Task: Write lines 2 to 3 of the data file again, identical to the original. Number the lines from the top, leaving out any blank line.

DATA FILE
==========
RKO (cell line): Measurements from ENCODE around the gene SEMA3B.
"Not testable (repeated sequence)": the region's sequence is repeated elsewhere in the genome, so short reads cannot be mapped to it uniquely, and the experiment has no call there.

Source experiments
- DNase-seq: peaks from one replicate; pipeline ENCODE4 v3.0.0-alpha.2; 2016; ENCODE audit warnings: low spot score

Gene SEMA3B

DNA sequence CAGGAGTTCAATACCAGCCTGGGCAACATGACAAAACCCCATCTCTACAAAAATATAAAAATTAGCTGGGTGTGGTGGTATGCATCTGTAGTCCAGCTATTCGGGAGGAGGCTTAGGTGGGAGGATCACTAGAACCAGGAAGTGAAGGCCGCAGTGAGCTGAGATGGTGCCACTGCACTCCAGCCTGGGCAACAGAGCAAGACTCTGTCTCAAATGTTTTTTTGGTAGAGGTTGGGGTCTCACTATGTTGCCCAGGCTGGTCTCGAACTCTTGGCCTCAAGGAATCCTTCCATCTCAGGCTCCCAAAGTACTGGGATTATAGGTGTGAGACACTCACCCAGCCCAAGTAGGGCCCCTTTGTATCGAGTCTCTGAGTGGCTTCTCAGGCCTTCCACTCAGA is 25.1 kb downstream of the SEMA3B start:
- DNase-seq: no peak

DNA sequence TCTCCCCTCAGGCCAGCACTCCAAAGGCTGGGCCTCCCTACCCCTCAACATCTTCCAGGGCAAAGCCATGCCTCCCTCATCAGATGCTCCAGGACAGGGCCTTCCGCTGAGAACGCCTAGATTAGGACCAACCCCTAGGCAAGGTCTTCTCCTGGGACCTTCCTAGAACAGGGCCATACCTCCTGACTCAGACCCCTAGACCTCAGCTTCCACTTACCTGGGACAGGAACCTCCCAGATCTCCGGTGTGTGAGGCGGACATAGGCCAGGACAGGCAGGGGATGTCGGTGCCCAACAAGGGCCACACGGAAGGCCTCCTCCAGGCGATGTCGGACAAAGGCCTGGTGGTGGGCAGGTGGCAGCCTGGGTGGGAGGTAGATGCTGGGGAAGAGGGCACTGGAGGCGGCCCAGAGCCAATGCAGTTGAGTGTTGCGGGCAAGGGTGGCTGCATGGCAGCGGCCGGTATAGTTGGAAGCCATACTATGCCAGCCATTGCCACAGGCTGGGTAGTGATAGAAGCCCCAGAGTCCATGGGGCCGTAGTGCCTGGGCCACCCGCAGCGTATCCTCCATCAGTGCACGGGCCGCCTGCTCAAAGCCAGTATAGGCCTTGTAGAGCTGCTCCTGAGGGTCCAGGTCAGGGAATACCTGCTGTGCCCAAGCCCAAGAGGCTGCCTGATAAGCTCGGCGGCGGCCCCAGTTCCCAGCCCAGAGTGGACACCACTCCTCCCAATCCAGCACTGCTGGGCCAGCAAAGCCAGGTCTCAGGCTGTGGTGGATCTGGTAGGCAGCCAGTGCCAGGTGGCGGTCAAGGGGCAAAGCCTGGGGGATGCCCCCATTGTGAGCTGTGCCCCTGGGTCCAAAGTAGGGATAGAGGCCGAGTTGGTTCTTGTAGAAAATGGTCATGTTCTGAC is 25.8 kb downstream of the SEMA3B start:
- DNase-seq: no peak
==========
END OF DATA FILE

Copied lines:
"Not testable (repeated sequence)": the region's sequence is repeated elsewhere in the genome, so short reads cannot be mapped to it uniquely, and the experiment has no call there.

Source experiments